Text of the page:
Yes, You Can Get Mold And Mildew In Your Hair. Here's How To Ensure That Doesn't Happen

We don't mean to alarm you, but it turns out mold and mildew can actually grow in your hair. But don't panic! While this growth is typically uncommon (and totally preventable) it's a scary thought to imagine it growing in your scalp. The culprit behind this is prolonged moisture on your scalp explained the Mestiza Muse. Your scalp has pores and glands all over it that work to produce sebum: a natural secretion that protects your hair. But because these glands also produce sweat, your scalp is already a naturally moist environment, making extra moisture in this area a potential danger.


This doesn't mean that every time your hair is wet it will start to develop mold, but it does mean you have to be mindful of how you handle your wet strands. Letting your hair stay damp without proper airflow to your scalp can trap moisture over time and develop unsavory microorganisms. Yes, this means going to bed with wet hair can actually cause more harm than good. Those old wives' tales about getting sick from going to sleep with wet hair may have a glimmer of truth to them. Luckily this is an easy problem to navigate, even if you are a nighttime showerer who doesn't want to use heat products.

Signs of mold and mildew in hair

One of the biggest telltale signs you may be dealing with a mold problem is the familiar smell that accompanies it. If you start to notice a wet, mildew smell coming from your pillowcase or your hair, you may want to visit a dermatologist and see what's going on with your scalp. Another common sign is an uptick of dandruff, especially if you are someone who typically doesn't have it.


Dandruff from excess moisture will be yellowish in appearance and tends to flake off the scalp in larger chunks. There is actually a name for this type of dandruff, appropriately named "wet dandruff" according to StyleCraze. Wet dandruff results from excess moisture on the scalp from overproducing sebaceous glands. When your scalp is wet it can create an overproduction of sebum (which mold likes to feed on) that gets stuck on the dead skin cells of your scalp. This causes wet, sticky clumps of dandruff. No thank you! Sleeping with wet hair can cause more hair health problems than you realize, so it's best to avoid it when possible.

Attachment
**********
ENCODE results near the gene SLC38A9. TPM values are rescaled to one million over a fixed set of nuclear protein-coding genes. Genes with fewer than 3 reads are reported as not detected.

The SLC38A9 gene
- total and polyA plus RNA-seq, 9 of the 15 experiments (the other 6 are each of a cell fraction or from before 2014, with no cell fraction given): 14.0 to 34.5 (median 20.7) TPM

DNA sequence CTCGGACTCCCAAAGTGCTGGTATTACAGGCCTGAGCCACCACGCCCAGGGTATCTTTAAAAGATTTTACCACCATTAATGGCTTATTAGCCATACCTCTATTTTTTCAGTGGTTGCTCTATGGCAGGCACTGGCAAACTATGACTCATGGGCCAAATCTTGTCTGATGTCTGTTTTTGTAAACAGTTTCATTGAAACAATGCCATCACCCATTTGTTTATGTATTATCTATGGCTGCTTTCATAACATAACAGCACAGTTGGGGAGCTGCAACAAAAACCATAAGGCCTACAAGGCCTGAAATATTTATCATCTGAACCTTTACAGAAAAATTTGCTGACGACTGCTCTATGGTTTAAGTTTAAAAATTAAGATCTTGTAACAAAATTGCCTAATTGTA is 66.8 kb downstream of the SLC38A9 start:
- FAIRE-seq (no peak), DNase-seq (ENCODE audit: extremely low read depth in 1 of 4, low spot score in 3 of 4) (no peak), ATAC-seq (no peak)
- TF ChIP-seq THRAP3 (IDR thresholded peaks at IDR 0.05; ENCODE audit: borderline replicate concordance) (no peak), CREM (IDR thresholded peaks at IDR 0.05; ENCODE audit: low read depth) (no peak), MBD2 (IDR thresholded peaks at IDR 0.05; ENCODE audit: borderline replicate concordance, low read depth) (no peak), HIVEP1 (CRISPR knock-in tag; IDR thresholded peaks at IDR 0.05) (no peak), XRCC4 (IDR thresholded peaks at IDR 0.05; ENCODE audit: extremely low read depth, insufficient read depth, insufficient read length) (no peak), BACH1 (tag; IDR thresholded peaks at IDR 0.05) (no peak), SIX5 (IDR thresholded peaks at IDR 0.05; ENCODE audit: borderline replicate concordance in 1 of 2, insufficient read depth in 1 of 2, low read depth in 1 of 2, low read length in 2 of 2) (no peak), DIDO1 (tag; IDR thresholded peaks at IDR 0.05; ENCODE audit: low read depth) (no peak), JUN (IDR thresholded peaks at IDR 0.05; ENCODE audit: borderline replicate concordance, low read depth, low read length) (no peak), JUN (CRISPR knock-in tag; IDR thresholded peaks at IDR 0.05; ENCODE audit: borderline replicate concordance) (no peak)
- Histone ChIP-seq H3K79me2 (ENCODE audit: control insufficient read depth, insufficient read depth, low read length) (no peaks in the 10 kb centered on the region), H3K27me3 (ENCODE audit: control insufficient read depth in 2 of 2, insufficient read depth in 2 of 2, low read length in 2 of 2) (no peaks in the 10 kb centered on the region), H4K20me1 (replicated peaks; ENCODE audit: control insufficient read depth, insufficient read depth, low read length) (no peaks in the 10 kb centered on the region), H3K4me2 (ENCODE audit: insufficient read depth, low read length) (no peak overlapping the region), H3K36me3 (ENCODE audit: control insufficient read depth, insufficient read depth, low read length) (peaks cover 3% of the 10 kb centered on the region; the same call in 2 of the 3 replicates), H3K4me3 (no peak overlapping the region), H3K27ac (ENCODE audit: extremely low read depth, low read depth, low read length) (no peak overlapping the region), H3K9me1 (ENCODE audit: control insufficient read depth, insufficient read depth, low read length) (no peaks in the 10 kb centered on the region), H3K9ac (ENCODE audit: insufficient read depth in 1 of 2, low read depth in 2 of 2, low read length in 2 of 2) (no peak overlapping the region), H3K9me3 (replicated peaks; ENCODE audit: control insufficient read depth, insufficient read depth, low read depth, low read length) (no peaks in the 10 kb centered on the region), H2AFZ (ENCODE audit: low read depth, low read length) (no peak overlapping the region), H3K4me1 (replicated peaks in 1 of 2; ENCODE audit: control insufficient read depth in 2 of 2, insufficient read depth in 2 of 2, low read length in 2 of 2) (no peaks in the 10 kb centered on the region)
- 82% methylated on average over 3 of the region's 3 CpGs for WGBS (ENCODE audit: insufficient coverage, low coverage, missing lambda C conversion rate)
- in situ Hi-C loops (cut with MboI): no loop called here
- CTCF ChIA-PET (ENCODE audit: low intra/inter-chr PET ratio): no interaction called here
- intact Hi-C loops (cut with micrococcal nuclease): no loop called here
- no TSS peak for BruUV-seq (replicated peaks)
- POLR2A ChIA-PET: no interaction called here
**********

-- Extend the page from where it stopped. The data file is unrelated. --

Make sure your sleep setup is sanitary

One of the easiest steps to avoid this problem is not sleeping with wet hair. But if you prefer to shower at night, having wet hair at bedtime can feel unavoidable. If you're comfortable with it, using a blow dryer on a cool setting can help speed up the drying process. Direct this at your scalp to ensure your roots are dry. You can also aim to shower earlier in the night to give yourself more time. Drying your scalp with a microfiber towel post-shower as best you can is a heat-free alternative too. You don't have to get your hair completely dry, just make sure it's not soaking wet and that your scalp is relatively dry. While you wait for your hair to dry, you can try some heatless curl hacks, giving you extra time and styled hair.


Another easy way you can help prevent the growth of mold and mildew is to keep your pillows and sheets clean. Aim to wash your sheets once a week to keep them as sanitary as possible. You may also want to consider making the switch to a silk pillowcase. These pillowcases are antibacterial on a micro level and offer a breathable material for your skin and hair. Make sure you replace your pillows every one to two years to ensure they also stay fresh and free of allergens and mold.